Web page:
The History Of Rail Transport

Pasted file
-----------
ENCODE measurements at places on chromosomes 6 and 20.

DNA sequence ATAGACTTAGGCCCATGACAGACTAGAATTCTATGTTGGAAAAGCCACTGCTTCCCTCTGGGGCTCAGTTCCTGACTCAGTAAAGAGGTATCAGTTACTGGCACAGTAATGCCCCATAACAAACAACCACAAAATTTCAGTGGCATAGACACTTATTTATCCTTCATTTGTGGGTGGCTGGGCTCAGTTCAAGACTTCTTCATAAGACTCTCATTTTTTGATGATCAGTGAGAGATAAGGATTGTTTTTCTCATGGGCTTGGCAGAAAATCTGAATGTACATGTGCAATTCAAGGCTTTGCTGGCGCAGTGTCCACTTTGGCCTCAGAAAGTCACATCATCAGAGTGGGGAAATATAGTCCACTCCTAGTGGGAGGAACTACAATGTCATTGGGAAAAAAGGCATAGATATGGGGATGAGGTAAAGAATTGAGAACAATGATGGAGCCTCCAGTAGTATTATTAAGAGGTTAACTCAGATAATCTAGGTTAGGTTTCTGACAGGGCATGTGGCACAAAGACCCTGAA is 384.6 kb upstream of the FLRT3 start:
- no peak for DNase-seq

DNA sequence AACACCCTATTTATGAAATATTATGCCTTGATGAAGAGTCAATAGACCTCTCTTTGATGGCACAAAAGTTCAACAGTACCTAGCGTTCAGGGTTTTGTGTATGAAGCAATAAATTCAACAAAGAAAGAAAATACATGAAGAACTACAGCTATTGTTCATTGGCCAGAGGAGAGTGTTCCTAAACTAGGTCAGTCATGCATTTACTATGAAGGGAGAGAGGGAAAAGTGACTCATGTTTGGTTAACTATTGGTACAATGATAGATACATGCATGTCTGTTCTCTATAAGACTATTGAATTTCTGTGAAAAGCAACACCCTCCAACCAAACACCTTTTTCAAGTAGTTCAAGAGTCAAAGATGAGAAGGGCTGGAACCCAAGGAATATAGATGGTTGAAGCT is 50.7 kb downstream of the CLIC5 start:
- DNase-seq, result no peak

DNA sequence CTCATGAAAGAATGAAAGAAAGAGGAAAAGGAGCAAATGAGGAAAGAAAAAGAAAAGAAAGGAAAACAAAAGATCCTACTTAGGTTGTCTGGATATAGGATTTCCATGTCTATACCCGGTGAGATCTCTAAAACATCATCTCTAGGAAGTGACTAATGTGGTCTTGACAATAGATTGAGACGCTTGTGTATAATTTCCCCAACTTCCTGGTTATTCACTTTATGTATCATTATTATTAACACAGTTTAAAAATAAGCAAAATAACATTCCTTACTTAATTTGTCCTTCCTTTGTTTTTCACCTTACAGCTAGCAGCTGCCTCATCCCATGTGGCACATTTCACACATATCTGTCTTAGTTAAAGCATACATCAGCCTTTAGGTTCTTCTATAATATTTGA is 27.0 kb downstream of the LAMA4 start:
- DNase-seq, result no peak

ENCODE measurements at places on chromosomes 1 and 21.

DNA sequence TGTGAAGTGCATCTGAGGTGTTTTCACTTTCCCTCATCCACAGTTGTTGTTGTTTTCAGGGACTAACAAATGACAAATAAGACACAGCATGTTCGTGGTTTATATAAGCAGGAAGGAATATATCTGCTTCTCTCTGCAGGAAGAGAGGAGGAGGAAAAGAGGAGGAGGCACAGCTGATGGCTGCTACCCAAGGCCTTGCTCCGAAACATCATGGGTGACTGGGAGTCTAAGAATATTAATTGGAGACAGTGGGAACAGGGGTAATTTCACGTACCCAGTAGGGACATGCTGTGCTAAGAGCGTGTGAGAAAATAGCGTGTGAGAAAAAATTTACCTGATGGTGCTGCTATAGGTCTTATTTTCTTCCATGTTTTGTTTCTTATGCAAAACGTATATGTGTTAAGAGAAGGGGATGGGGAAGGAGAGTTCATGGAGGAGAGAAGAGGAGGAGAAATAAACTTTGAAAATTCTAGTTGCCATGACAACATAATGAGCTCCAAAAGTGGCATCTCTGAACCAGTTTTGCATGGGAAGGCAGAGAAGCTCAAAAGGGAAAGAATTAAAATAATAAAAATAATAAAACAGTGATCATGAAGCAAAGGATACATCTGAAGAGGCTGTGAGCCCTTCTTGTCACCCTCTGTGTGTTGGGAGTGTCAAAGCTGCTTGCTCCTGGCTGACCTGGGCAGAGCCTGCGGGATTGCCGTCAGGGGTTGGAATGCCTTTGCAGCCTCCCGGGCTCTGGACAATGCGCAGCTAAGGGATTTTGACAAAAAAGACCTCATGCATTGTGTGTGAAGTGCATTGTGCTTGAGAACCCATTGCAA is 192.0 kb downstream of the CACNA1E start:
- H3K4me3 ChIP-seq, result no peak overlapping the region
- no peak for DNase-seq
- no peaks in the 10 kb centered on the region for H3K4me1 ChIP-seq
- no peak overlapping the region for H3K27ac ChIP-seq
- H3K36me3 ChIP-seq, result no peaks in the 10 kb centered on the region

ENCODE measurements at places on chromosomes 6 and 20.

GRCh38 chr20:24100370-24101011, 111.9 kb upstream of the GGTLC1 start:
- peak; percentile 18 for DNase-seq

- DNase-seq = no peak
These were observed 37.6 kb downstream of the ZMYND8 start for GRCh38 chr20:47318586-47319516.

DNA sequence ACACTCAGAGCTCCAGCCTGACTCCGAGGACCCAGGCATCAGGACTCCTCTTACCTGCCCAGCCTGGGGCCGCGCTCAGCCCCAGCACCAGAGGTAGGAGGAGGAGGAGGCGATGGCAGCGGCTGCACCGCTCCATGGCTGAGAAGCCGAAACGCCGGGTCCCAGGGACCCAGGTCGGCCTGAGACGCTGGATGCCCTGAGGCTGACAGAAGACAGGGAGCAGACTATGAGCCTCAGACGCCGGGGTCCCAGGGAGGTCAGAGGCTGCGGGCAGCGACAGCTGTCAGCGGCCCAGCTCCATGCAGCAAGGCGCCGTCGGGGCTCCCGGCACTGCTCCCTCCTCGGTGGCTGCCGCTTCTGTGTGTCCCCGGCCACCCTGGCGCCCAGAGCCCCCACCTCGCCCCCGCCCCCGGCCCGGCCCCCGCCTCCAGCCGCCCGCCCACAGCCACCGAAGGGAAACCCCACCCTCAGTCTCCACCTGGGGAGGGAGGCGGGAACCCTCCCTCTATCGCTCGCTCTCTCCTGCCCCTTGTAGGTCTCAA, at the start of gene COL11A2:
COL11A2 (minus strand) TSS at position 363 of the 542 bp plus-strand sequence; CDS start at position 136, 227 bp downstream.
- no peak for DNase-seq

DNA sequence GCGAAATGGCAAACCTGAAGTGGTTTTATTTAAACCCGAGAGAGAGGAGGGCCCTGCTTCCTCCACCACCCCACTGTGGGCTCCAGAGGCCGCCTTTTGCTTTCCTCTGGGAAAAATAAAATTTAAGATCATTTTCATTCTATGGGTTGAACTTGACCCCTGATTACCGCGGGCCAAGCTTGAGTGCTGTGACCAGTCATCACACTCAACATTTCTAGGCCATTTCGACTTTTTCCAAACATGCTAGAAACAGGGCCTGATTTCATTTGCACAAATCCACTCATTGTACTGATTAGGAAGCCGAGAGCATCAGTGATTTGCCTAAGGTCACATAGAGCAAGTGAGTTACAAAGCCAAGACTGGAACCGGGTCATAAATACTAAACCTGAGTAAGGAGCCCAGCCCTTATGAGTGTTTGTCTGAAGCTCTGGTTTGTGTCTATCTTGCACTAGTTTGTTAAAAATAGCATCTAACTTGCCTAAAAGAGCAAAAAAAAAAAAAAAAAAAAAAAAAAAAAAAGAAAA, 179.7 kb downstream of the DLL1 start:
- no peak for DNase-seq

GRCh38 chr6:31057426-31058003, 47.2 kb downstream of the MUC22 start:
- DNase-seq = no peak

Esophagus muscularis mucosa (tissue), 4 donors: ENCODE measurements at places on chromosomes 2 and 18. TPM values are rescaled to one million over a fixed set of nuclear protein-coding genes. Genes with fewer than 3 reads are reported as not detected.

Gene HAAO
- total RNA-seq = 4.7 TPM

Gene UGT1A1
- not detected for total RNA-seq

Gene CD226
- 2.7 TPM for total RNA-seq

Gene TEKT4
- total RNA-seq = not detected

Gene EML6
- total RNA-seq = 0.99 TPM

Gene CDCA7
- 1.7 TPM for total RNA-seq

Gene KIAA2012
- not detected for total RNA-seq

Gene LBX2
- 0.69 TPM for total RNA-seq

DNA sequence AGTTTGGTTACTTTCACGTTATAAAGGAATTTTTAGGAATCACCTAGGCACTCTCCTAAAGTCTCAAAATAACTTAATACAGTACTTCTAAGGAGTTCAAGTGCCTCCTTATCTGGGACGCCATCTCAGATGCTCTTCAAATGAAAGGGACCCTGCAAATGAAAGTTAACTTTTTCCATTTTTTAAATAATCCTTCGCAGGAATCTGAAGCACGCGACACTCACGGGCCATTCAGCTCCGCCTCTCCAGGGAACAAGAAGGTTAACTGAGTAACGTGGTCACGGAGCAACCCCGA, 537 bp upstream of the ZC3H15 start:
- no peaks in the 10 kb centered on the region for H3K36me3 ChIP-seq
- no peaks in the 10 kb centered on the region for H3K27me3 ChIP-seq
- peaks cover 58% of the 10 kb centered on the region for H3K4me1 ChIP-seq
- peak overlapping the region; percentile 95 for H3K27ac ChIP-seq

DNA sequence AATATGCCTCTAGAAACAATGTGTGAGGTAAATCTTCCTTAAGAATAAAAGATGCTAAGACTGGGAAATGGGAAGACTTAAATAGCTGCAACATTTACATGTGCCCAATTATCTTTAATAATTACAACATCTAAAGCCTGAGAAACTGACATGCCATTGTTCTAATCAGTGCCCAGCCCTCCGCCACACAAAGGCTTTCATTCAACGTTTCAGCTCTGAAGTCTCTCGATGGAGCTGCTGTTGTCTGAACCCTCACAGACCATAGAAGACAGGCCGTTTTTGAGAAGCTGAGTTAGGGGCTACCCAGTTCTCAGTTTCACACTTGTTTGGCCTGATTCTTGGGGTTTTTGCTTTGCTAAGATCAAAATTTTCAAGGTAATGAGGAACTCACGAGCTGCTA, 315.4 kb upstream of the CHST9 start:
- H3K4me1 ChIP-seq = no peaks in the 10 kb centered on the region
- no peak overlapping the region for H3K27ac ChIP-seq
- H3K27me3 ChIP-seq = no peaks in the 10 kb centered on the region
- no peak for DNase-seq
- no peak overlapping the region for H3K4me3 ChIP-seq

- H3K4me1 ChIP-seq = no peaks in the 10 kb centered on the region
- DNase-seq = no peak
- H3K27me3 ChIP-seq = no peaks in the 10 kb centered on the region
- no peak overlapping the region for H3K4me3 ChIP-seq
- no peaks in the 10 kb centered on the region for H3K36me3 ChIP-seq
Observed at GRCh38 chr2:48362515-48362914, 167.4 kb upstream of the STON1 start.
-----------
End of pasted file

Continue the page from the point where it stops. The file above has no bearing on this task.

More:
On 21 February 1804, the world’s first steam-powered railway journey took place when Trevithick’s unnamed steam locomotive hauled a train along the tramway of the Penydarren ironworks, near Merthyr Tydfil in South Wales. But in fact, the history of rail transport began in the prehistoric times. It can be divided into several discrete periods as defined by the principal means of track material and motive power used. The Post Track, a prehistoric causeway in the valley of the River Brue in the Somerset Levels is one of the oldest known constructed trackways and dates from around 3838BC, making it some 30 years older than the Sweet Track from the same area. Various sections have actually been scheduled as ancient monuments. Evidence indicates that there was a 6 to 8.5km long Diolkos paved trackway, which transported boats across the Isthmus of Corinth in Greece from around 600 BC. Wheeled vehicles pulled by men and animals ran in grooves in limestone, which provided the track element, preventing the wagons from leaving the intended route. The Diolkos was in use for over 650 years, until at least the 1st century AD. Paved trackways were also later built in Roman Egypt. In China, a railway has been discovered in the South-West Henan province near Nanyang city. It was carbon dated to be about 2,200 years old from the Qin dynasty. The rails were made from hard wood and treated against corrosion, whilst the sleepers or railway ties were made from wood that was not treated and have therefore rotted. Qin railway sleepers were designed to allow horses to gallop through to the next rail station where they would be swapped for a fresh horse. The railway is theorised to have been used for transportation of goods to front line troops and to fix the Great Wall.